Word Tip 3: Matching destination formatting

Friday, December 30th, 2005

For a while I’d sort of vaguely noticed this little clipboard icon when pasting into Word from some other program or document, especially when copying out of a web page:

Word paste icon

I mostly ignored it, and it seemed to go away without getting in my way. I just figured it was some symptom of Word featuritis, but one day when I was bored I clicked on it just to see what would happen, and am I glad I did. Hiding inside this unassuming little icon was a cure for one of my constant peeves when working with Word.

Word paste popup menu

This lets me change the formatting of whatever I’m pasting in to match the target formatting. Alternately I can paste in as plain text with no formatting at all. This doesn’t matter a lot when I’m pasting in source code from BBEdit or Eclipse, but it’s hugely useful when I’m copying something out of a web page and pasting it into a book or article (with appropriate citation of course). This is major time saver for my workflow. If you’re tired of your copying web text and then having to carefully reapply formatting so all the styles and fonts match up, this little icon is a godsend. I’m not sure when Microsoft added this, but whenever they did I wish I’d realized what it did sooner. (Update: on the Mac this icon seems to have arrived with Word 2004; i.e. version 11.2. I’m not sure when or if it appeared on Windows.)

Word Tip 2: Discontiguous Selection

Thursday, December 29th, 2005

Nisus Writer 3.0 introduced discontiguous selection fifteen years ago. This is an unbelievably useful feature, but sadly still uncommon in most products. In recent years Microsoft Word finally caught up. However, the feature has been little advertised, and it’s easy to miss.

To make a discontiguous selection in Word 2002 and later on Windows, hold down the control key when dragging for the second and subsequent parts of the selection. On Mac Word X and later use the Command key instead.

Word discontiguous selection

You can now cut, copy, paste, apply styles to, spell check, word count, or otherwise operate on what you’ve selected.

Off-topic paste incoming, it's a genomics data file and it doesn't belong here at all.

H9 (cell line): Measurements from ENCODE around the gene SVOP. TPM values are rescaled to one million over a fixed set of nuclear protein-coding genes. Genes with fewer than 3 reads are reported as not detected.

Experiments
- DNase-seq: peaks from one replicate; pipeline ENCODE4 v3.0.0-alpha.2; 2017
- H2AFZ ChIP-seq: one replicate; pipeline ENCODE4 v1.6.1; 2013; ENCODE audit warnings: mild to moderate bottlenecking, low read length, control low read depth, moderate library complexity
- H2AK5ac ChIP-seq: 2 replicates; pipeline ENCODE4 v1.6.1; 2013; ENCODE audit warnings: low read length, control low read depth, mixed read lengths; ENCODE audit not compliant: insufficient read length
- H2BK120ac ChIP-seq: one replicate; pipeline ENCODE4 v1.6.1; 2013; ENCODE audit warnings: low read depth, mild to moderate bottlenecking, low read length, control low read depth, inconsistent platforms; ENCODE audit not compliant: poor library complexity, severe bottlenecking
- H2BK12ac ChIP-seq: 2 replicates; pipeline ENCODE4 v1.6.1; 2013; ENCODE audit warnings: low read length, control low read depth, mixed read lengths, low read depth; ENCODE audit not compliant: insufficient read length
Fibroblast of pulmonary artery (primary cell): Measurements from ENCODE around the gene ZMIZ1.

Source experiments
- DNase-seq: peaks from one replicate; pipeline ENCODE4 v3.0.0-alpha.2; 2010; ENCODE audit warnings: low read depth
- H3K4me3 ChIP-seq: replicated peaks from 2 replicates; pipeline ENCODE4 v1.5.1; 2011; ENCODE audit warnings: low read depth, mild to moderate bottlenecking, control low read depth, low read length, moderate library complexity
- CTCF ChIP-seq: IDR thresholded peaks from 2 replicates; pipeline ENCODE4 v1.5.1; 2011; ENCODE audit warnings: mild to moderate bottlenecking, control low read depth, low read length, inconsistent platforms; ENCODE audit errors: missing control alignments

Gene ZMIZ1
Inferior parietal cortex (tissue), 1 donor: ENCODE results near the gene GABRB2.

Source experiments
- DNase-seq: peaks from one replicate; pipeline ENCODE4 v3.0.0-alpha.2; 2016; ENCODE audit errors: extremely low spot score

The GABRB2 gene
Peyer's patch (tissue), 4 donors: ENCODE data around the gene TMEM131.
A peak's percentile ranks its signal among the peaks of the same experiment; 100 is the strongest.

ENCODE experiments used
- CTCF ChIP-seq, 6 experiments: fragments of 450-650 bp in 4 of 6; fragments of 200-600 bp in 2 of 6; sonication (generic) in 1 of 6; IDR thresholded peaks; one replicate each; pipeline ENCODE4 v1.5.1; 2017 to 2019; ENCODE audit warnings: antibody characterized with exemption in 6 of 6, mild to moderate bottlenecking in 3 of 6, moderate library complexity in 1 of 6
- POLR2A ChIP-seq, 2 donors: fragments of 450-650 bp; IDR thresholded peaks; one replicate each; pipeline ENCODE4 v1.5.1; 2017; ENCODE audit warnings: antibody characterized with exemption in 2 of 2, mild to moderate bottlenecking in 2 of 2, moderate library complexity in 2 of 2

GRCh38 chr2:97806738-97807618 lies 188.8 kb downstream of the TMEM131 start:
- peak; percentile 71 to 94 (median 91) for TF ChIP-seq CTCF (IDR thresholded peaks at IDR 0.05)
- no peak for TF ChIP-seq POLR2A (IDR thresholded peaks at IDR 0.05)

Word Tip 1: Reapplying Styles

Wednesday, December 28th, 2005

Have you ever needed to reassert a style in Microsoft Word? For example, change all the paragraphs tagged with body back to the real body style. You can reapply the style to each paragraph manually, but that’s really painful especially since Word persists in getting this exactly backwards and making you confirm each change:

Word reapply style dialog

Instead you can make one quick global change with search and replace. Simply search for the style (no text) and replace it with itself:

Word search and replace dialogs

Click “Replace All” and you’re done. the style will have been reapplied to all occurrences, whether that’s three or three hundred.

Happy Holidays, Bill O’Reilly

Tuesday, December 27th, 2005

Something interesting happened in New York City this Christmas season: everyone started wishing each other “Happy Holidays”. In fact, I’d venture that “Happy Holidays” is outpacing “Merry Christmas” roughly 10-1.

This is a very recent development. Just last year I’d say that “Happy Holidays” was relatively unusual. You saw it on greeting cards and signs, but people didn’t say it to each other, not even here in Brooklyn, where roughly a quarter of the population is Jewish, and where menorahs are as common as Christmas trees.